[QUOTE=Blue_Shuu;1319189]My car is an 2002 Ford Escort ZX2 with automatic transmission and roughly 84,000 miles on it. I bought the car just under a year ago from a dealership that didn't sell cars in incredibly good condition, so I don't know what kind of history it has. Ever since I bought it, it has had a very rough idle, but I didn't think much of it and continued to drive it like usual (I know absolutely nothing about cars). About two week ago, the car began having very unusual problems, such as revving while I was braking in a pulsing fashion (each rev lasted about a second, though they were strong enough to jerk the car forward).
About a week ago, the current issue began. That being that whenever the car gets below 1000 rpm and I brake hard enough, the engine will just shut off. I have no problems restarting the car, and it makes no noise or does anything else strange when it dies. At first, it only happened at stoplights, but now it also does it when I turn.
Hello and good day:
Mass Air Flow Sensor Description & Related Information
Check engine light faults relating to the Mass Air Flow Sensor are becoming less common, but do occur. The tricky thing with some of these types of faults is that you can have a mass air flow sensor concern without triggering the check engine light.
Before we get into diagnosis let's start with a brief overview of the sensor itself.
The main purpose of the Mass Air Flow (MAF) Sensor is to measure the volume and density of air entering the engine at any given time. The computer uses this information in conjunction with input from other sensors, to calculate the correct amount of fuel to deliver to the engine. Input from this sensor is also used indirectly to help calculate desired ignition timing and transmission operating strategies. MAF sensors are mainly designed as a "hot wire" sensor or a "hot film" sensor. Both sensors function in a similiar fashion. Hot wire sensors pass current across a platinum wire and hot film sensors pass current across a foil grid. The current level is regulated to maintain the hot wire, or film, at a predetermined temperature. This temp is either a direct value, or a value that is a set number of degrees above ambient (outside) air temperature.
So how does this tell us how much air is getting into the engine? Well, as air passes across the mass air flow sensor, it cools the hot wire, increasing the amount of current needed to keep that wire at the specified temperature. The amount that the wire is cooled is directly proportional to the temperature, density and humidity of the air passing through the sensor and as such, the current increase needed to heat the wire allows the computer to easily calculate the volume of air entering the engine.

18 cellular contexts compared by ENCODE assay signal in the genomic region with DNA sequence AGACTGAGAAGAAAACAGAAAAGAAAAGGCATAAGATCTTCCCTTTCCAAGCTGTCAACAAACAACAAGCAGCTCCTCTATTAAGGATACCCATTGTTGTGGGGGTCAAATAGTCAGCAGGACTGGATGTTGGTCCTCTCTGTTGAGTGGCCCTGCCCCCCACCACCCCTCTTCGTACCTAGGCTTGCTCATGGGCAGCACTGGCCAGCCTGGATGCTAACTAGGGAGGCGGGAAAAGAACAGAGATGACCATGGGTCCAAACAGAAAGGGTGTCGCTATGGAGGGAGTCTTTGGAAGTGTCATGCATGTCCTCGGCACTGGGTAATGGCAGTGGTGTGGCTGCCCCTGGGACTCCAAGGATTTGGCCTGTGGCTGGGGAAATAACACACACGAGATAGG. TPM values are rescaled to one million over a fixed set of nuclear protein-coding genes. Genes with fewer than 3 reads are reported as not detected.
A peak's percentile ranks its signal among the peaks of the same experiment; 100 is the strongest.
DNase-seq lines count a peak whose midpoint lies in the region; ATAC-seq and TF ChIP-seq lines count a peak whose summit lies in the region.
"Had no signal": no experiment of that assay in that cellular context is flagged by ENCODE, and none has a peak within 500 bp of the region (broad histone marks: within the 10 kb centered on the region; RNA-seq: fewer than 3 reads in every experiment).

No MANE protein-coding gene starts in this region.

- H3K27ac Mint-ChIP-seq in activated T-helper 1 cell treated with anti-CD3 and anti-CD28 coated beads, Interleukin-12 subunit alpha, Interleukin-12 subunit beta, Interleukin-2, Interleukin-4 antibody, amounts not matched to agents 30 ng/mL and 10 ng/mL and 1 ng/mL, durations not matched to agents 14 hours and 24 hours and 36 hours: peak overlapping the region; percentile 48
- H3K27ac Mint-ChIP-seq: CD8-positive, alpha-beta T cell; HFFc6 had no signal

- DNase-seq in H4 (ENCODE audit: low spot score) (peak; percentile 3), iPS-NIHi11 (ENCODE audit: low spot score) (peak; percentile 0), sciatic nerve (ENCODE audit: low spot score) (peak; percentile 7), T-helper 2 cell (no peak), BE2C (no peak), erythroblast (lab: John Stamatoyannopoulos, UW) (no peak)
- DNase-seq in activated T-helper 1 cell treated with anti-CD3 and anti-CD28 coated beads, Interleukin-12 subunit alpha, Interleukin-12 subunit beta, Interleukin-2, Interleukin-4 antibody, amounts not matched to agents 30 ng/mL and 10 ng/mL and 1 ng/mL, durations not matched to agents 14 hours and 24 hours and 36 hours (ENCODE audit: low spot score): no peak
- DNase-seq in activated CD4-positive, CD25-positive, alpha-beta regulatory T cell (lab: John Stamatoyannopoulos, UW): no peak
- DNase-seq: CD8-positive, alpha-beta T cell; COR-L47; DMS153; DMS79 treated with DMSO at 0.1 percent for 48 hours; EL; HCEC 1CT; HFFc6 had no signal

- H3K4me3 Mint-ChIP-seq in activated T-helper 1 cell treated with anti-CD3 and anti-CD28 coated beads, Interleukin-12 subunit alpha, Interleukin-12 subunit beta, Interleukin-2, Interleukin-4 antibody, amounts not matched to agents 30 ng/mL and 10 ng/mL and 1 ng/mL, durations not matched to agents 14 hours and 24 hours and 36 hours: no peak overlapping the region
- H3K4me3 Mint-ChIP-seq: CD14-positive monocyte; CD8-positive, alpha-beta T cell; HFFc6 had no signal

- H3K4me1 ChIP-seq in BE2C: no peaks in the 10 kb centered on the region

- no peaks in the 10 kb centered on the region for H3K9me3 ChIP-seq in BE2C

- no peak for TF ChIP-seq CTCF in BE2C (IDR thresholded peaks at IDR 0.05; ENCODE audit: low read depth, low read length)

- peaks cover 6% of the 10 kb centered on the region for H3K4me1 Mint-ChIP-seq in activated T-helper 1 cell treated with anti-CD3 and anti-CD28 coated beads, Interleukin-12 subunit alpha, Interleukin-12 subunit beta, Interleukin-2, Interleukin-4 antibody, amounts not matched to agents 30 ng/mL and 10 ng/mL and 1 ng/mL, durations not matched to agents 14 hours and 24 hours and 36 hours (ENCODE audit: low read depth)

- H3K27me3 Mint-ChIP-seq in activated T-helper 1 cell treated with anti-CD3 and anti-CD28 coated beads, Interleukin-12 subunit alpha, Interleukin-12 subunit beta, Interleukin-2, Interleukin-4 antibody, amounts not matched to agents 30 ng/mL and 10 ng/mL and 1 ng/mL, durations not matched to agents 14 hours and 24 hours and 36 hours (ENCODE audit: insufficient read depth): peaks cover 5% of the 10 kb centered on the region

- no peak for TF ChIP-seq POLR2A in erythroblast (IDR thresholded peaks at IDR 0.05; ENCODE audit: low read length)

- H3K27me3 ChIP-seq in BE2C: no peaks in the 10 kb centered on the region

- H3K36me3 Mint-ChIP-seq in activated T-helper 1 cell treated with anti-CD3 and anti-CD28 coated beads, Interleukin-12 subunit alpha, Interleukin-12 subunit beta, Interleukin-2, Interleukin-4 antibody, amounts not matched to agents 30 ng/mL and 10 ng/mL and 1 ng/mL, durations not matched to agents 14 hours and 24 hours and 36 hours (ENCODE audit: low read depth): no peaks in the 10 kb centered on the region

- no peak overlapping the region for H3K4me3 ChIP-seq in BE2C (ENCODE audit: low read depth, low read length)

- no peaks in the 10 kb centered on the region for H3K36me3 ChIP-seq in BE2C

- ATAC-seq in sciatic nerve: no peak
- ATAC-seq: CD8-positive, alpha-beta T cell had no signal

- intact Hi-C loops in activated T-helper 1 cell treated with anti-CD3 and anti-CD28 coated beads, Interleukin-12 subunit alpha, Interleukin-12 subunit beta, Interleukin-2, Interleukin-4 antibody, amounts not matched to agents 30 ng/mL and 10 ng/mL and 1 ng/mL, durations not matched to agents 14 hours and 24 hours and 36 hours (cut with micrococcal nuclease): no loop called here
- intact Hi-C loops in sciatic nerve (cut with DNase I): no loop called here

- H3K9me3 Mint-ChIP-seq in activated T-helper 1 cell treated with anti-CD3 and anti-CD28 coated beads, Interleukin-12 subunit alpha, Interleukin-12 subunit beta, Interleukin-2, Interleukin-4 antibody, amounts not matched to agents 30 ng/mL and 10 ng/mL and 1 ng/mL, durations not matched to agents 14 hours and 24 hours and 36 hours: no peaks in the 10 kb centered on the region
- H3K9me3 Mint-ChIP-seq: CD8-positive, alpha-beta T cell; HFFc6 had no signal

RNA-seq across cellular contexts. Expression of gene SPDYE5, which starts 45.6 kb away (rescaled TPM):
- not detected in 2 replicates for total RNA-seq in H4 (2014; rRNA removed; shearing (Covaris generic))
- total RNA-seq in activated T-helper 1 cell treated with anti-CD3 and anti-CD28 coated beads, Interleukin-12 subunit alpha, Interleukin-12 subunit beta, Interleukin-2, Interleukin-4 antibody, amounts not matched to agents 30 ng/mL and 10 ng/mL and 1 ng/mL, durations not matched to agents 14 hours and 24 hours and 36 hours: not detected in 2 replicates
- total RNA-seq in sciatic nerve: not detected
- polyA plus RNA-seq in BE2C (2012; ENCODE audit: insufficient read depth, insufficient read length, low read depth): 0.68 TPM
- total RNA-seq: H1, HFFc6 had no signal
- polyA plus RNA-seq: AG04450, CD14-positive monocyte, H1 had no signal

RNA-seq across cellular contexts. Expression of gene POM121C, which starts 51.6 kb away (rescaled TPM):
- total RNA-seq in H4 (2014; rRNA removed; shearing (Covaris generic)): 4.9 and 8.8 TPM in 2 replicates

Mass air flow sensors typically either send a voltage, or frequency signal to the powertrain control module (PCM). Hot wire sensors typically have an operating range of 0 - 5 volts, with idle voltage being around .5 - .8 volts and full throttle application is normally between 4 and 5 volts. Hot film sensors typically produce a frequency out put of 30 - 50 Hz with 30 Hz being idle and 150 Hz at full throttle. There are some other subtle differences between the sensors but these do not affect function or purpose.
So what types of symptoms can we get from MAF sensors, and how should we test for these faults? Well as we stated earlier, MAF sensors can produce driveability symptoms without generating a check engine light code, so some specific checks are in order. For ease of diagnosis a scan tool should be used to monitor sensor readings. In some instances it's okay to take sensor value readings by back probing the appropriate terminals at the MAF sensor. If specific MAF check engine light codes are present, then proceed with the appropriated tests. If no codes are present, or if you have lean codes you suspect are caused by a faulty mass air flow sensor, perform the following. Obtain sensor specifications from a reliable source; you can send us an e-mail from the Help Link and we can assist with most information. Hook up a scan tool with the ability to monitor sensor valves (PIDS) and pull up the mass air flow sensor. Record your MAF sensor reading at idle, and again at various RPM ranges. Compare the values against specifications. Next, start from idle and increase throttle opening while watching MAF reading. Increase should be steadily proportional to RPM change. Perform the same checks while lightly tapping on the sensor, or heating the sensor with a blow dryer. Any fluctuation, or out of specification reading indicates a mass air flow sensor, or related wiring concern. Repair and retest. I would also recommend monitoring MAF values while driving the vehicle and checking readings while the concern is present. Have an assistant drive while checking these readings. If the mass air flow reading is within specification while a concern comes and goes then it is not likely the problem. Be sure to check all air intake connections and gaskets, as well as the air filter before faulting the sensor, as these types of concerns can affect readings.
On a final note; it is not always necessary to replace a mass air flow sensor that is reading out of specification, though most dealers will tell you differently! It is possible that the sensor is just contaminated from age or use of oil saturated, aftermarket air filters. You could try exposing the sensor hot wire (once the sensor is removed from the vehicle) and cleaning it with electronic parts cleaner and low pressure air. Use appropriate cautions. Once the sensor is clean, reassemble and install and check opeation, you may be pleasantly surprised! I hope this information has been helpful. Thanks for visiting , and have a great day!